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[Diamond Daydreams box art]
AKA: 北へ。~Diamond Dust Drops~(Kita e: Diamond Dust Drops), Northward: Diamond Dust Drops
Genre: Drama / romance
Length: Television series, 12 episodes, 23 minutes each
Distributor: R1 DVD from ADV Films
Content Rating: 10+ (adult themes, emotional intensity, excessive references to diamond dust)
Related Series: N/A
Also Recommended: The Place Promised in Our Early Days, Please! Teacher, Sentimental Journey
Notes: See first opinion.
Rating: Four StarsFour StarsFour StarsFour Stars
 

Diamond Daydreams

Synopsis

See first opinion.


Review

This title may be more familiar to fansub junkies as Kita e ~Diamond Dust Drops~. Frankly, I think the title change makes a bit more sense in English, though they do recite the whole "legend of the diamond dust" at least once an episode.

That being said, I actually rather liked the beginning of Diamond Daydreams. It may have something to do with the dub, which was generally competent, as long as you don't think too hard about the Japanese names being mangled a bit. Or perhaps the fact that it isn't a harem show at all, but rather, a series of essentially short stories regarding the lives of each of the six young women profiled in this show.

The characterization, at least in the English language dub, is generally competent, though I can see even early on where it may become uneven. With twelve episodes, each character really only gets two episodes to shine, and since they're only tangentially connected, there's no sense of a real overarching narrative here. This may partially be caused by the varying ages of the protagonists -- a 15-year-old girl is not going to be dealing with the same types of problems as a 20-year-old or 30-year-old woman, and therefore there may be a question as to who this series is really even targeting. It's a little too well-written and (dare I say it?) respectful for the pure fanservice crowd ... but I don't see this as particularly attracting the girly romance fan either.

Granted, this is still light years better than the norm, which is to shoehorn them all into a harem. Even better is that this show isn't even entirely a romance show, opting more towards the pure drama end of the spectrum. Granted, if romance is what you're expecting, Diamond Daydreams may be a bit of a disappointment, as quite often, many of the characters and love interests are either unromantic or even somewhat stifled.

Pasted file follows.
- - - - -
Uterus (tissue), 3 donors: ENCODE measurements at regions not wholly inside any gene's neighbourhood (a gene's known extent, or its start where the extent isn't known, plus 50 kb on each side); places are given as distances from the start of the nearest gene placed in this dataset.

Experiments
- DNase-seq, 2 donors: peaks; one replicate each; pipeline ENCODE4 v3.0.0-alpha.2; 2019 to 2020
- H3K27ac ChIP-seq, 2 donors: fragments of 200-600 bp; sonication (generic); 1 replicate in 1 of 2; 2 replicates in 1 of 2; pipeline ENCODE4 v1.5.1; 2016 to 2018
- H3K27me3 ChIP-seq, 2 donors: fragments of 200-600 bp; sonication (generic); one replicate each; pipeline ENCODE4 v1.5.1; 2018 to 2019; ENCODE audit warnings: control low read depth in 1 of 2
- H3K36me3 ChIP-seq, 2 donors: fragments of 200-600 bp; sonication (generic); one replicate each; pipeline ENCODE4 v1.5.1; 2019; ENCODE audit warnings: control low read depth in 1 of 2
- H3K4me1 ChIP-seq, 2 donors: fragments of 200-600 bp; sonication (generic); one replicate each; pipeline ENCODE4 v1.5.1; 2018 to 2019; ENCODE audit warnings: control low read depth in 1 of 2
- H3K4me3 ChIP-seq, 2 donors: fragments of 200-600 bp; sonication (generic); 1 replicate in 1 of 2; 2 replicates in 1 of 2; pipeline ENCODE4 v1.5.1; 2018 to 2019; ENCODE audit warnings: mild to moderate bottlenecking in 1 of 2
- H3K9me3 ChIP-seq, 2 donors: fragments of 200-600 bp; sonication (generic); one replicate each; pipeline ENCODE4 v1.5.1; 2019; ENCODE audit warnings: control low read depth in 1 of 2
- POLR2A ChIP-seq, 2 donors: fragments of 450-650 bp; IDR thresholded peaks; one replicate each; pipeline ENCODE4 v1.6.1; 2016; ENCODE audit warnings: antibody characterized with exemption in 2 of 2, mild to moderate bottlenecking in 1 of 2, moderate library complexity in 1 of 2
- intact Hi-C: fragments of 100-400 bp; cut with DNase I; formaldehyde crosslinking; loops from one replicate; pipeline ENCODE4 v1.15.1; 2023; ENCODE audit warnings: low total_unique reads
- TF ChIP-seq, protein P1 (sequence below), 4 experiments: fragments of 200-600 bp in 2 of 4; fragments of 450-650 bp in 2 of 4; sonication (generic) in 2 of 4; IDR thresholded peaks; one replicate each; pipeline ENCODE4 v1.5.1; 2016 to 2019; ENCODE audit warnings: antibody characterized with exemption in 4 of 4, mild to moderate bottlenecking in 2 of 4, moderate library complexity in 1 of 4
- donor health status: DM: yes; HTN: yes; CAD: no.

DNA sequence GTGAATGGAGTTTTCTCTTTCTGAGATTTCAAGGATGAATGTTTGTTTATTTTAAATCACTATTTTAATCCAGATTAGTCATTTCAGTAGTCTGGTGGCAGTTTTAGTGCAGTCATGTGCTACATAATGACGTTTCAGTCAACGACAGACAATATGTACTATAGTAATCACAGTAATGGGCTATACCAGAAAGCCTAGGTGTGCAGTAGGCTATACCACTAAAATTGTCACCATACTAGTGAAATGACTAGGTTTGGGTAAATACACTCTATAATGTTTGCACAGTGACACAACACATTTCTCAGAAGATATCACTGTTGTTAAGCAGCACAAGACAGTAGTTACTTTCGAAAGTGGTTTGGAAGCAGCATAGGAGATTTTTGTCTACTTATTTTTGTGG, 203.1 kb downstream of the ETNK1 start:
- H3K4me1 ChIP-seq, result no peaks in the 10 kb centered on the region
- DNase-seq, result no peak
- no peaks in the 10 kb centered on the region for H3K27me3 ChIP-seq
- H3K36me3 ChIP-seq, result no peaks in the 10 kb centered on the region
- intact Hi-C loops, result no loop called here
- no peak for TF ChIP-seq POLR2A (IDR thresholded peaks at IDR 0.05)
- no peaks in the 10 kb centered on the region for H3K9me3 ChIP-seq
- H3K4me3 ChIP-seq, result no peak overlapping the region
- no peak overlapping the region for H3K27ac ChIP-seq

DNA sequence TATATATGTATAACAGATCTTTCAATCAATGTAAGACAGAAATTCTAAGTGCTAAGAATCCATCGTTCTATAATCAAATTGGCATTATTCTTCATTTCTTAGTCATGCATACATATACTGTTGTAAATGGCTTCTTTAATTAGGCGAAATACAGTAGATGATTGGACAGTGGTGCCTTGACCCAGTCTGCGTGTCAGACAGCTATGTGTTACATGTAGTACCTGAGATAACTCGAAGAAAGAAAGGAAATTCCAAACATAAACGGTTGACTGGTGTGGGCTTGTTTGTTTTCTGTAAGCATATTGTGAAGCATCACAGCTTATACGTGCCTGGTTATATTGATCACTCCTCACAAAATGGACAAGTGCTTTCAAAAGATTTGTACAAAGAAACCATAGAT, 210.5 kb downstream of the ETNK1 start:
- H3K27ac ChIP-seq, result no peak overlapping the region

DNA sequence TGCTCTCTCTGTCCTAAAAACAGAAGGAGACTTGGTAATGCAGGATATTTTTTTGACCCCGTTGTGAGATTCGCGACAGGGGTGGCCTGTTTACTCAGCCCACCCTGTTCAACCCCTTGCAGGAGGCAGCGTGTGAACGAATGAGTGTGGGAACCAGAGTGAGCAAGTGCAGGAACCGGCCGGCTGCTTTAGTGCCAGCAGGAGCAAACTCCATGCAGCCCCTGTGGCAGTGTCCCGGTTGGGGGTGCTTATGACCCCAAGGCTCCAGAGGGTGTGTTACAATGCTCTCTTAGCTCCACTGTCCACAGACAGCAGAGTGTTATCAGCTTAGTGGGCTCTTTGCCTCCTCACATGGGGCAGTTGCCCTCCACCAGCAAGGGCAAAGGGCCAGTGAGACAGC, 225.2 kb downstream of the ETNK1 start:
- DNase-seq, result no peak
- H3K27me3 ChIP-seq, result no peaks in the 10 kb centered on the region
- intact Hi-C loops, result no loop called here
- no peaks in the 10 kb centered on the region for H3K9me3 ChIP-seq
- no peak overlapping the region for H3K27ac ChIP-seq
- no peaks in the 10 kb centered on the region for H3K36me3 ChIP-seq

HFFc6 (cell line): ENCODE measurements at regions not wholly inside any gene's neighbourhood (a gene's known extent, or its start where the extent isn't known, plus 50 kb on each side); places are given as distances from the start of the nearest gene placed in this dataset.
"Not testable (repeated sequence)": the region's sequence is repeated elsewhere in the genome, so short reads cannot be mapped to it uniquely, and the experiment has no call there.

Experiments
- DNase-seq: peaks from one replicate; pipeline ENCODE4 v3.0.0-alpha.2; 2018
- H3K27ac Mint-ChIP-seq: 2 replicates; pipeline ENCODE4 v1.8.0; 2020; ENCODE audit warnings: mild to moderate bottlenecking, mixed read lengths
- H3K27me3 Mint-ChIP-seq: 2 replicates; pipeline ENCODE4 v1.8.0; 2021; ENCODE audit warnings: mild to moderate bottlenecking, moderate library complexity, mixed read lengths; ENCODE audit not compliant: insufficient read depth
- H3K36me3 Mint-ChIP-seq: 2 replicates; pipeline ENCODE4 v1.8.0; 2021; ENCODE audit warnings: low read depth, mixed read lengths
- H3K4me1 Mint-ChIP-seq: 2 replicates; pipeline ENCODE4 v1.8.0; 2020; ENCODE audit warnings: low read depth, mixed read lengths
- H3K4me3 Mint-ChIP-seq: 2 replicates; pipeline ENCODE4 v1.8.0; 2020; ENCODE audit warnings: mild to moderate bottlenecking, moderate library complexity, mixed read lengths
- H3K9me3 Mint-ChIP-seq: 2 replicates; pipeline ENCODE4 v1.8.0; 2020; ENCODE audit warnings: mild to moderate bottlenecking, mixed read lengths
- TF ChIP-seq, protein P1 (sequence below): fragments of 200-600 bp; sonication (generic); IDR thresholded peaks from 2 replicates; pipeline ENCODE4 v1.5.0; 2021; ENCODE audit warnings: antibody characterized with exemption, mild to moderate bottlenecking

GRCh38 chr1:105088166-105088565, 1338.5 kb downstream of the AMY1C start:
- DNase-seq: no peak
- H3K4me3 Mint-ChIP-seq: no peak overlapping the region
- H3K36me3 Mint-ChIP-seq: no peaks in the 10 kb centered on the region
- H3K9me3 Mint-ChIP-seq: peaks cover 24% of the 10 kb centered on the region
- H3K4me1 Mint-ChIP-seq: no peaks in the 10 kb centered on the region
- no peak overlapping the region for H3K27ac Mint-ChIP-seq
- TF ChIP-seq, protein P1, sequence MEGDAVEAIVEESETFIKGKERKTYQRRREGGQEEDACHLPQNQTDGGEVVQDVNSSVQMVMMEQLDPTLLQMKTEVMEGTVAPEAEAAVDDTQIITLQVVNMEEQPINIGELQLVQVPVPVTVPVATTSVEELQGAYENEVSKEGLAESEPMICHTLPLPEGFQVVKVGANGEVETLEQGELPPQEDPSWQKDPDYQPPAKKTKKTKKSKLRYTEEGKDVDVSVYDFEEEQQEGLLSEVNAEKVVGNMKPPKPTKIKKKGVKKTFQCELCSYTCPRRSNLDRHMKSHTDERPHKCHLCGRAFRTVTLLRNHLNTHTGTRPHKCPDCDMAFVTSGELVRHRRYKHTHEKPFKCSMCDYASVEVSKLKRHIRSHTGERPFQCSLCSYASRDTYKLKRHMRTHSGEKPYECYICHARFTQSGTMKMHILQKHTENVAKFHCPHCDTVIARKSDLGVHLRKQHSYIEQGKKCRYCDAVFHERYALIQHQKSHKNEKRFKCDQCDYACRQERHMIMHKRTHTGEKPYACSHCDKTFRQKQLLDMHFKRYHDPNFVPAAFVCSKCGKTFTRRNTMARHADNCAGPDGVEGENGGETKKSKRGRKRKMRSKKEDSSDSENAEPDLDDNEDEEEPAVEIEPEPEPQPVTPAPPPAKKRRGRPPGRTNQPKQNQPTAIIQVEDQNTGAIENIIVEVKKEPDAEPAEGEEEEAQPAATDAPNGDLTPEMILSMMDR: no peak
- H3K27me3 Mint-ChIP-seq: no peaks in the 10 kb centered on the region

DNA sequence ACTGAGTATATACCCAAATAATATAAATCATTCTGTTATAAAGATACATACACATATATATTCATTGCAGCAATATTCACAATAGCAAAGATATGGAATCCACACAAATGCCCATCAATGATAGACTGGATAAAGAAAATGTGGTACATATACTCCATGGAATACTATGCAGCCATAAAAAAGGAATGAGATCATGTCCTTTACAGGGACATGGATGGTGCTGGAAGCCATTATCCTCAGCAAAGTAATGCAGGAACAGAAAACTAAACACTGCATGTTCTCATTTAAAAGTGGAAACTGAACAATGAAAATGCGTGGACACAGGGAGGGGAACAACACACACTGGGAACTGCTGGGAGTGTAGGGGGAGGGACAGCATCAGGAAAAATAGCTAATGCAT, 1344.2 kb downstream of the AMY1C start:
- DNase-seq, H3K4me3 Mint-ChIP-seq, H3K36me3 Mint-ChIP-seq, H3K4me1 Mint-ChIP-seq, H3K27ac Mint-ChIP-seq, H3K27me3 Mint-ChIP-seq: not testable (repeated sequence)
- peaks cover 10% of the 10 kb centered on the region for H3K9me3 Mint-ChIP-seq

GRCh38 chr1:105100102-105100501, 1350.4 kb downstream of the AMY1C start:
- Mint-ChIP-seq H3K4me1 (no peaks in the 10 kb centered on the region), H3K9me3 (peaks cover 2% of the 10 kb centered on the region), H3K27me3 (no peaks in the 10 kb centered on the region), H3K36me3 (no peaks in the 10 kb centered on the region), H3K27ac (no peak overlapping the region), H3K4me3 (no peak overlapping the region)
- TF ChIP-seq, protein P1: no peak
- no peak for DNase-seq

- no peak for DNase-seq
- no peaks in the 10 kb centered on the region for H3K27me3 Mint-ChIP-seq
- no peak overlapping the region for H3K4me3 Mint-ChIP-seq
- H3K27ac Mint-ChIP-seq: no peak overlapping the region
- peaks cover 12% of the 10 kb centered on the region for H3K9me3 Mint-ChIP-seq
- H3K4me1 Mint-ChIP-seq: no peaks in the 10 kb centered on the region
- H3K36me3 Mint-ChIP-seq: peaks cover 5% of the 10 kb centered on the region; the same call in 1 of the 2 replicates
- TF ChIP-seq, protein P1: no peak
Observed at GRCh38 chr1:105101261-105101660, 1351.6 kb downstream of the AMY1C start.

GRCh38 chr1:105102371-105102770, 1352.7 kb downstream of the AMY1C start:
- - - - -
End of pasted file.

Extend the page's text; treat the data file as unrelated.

Furthermore, while some fairly heavy topics are addressed (one character faces a surgical operation, another is in the middle of an affair with a married man), the plot does occasionally rely on some convenient coincidences to keep things going, or to resolve certain plot points. This would be much more of a stinging criticism if Japanese live-action dramas weren't so notorious for doing just that. You're not going to find anything truly tragic here, but you're not going to find the "expected" ending either.

In the original review, Jeremy compares the setting design to a "travelogue", which I agree is a perfectly fair assumption. It makes sense that Hokkaido itself is one of the selling points of the show, as it is featured in "school trip" subplots in other series, such as Marmalade Boy. However, the setting depictions aren't nearly so detailed and well-drawn as those in this show. I'm surprised this wasn't at least partially funded by the Hokkaido Tourist Association. The emphasis on realism in setting really sets the bar for everything else in the show, which might be slightly unfair to the character writers, but does make for occasionally good storytelling. It does help things to know that every locale is real, much like that of the Please! series, but without all the SF bells and whistles.

Granted, this show isn't perfect, by a long shot.

It's rare to see an opening song, for example, that so blatantly differs from the overall tone of the show ... as a slice-of-life romance occasionally dealing with some fairly dark emotions and topics, Diamond Daydreams really doesn't warrant a substandard, cheesy pop tune like "Hop Step Jump". The effect is really jarring. Thankfully, the end song is okay, but I won't be rushing out to buy the soundtrack, in any case.

The animation itself is merely average, but the girls are cute, and the drawn backdrops are stunning, which is about all you can ask for.

Essentially, what it all boils down to is that Diamond Daydreams completely eschews the usual tropes of mid 00s "lotsa girls / one guy" harem show storytelling, opting instead to present something that looks and feels far more like a traditional Japanese live-action drama than an anime series. Having seen my share of said dramas, I can't say I haven't seen a lot of this material before, but many newer anime fans may see this as something of an innovation.

It is, at least, a breath of fresh air.

While each episode varies depending on who is in the spotlight, the overall experience strikes me as positive. Two tickets to Hakodate Airport, please?Carlos Ross

Recommended Audience: In terms of actual displayed content, there is very little objectionable. There is one brief incident of violence, and a brief shower sequence that only shows a girl's upper back. There are several more adult themes dealt with in some stories such as stalking and adultery. In general, I would actually say it is alright for older children, though I seriously doubt they would be interested in watching this type of show.



Version(s) Viewed: R1 DVD
Review Status: Partial (3/12)
Diamond Daydreams © 2003 Studio DEEN / AT-X / Hudson / Red Entertainment
 
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